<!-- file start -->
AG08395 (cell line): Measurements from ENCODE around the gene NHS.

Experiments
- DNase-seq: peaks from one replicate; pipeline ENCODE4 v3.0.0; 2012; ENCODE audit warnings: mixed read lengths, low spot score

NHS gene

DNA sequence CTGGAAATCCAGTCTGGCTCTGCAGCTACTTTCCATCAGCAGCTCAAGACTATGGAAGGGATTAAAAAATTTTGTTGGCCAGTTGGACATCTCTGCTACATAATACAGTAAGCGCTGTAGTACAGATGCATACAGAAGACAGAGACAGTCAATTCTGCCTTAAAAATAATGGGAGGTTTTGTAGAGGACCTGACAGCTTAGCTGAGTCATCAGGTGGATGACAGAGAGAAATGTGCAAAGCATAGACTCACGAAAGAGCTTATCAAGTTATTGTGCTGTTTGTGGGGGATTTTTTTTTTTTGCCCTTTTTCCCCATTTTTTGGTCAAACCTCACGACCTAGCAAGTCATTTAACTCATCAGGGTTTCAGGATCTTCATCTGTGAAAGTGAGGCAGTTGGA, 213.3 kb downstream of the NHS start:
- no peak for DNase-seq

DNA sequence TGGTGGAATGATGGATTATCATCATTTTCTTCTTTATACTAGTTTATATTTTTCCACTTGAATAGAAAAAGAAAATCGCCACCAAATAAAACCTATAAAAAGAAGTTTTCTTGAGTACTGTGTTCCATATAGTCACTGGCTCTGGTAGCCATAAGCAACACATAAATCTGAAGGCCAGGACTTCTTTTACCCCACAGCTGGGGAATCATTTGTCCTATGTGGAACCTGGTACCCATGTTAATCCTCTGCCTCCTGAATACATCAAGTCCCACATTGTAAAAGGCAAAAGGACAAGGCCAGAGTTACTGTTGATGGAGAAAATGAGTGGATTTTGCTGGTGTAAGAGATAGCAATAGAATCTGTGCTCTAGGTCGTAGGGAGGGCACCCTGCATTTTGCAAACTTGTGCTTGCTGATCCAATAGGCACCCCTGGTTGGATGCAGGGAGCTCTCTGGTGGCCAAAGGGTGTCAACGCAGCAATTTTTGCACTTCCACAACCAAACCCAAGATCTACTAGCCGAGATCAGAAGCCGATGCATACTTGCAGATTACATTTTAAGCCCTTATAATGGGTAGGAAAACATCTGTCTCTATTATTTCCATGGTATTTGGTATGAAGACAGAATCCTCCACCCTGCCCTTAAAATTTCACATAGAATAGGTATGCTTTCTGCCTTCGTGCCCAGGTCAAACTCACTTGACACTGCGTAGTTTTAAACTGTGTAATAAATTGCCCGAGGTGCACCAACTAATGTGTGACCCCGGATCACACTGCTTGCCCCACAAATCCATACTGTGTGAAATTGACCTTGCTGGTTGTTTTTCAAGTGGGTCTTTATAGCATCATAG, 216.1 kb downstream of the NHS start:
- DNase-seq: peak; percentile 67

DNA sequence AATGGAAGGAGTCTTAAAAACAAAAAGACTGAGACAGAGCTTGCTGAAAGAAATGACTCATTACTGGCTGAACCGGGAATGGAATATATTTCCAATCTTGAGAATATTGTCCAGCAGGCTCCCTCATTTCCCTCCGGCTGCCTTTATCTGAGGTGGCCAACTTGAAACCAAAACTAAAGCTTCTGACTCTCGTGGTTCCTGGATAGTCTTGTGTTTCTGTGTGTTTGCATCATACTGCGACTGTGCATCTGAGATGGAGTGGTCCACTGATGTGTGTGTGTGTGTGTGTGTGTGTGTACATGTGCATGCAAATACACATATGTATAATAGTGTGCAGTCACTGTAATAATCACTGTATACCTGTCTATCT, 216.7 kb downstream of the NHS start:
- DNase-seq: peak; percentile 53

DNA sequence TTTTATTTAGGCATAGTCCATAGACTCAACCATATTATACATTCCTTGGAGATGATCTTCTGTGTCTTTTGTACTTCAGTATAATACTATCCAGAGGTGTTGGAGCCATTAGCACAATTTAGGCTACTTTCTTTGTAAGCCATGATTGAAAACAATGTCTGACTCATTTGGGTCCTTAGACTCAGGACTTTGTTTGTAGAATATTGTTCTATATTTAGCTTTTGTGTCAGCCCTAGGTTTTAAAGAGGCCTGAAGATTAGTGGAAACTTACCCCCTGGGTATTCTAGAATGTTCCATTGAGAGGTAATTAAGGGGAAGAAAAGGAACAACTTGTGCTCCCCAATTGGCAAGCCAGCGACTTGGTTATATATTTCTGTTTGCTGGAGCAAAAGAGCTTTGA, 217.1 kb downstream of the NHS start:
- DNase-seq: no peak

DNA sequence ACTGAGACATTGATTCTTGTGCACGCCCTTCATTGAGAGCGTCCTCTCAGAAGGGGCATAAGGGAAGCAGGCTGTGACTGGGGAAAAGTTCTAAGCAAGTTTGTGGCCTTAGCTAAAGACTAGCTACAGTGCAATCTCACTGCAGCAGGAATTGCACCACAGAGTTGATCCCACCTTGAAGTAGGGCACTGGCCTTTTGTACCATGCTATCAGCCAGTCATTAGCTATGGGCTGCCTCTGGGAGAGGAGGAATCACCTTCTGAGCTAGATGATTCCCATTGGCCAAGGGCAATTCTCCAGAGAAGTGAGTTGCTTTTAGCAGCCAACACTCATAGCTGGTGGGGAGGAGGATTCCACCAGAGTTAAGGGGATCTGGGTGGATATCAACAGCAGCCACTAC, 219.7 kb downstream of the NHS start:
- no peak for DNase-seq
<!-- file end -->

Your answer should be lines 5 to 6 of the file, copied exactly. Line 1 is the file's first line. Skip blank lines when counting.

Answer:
DNA sequence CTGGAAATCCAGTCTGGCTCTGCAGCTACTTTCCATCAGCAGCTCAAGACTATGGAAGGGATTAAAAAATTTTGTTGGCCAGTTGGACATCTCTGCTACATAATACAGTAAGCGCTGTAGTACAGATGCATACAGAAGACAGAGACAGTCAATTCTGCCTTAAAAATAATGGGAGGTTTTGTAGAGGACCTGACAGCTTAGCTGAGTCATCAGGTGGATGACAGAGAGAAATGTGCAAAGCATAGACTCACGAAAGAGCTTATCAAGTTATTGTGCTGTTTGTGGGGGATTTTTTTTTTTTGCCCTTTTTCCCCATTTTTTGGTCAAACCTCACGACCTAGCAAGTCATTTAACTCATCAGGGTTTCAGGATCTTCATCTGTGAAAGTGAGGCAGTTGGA, 213.3 kb downstream of the NHS start:
- no peak for DNase-seq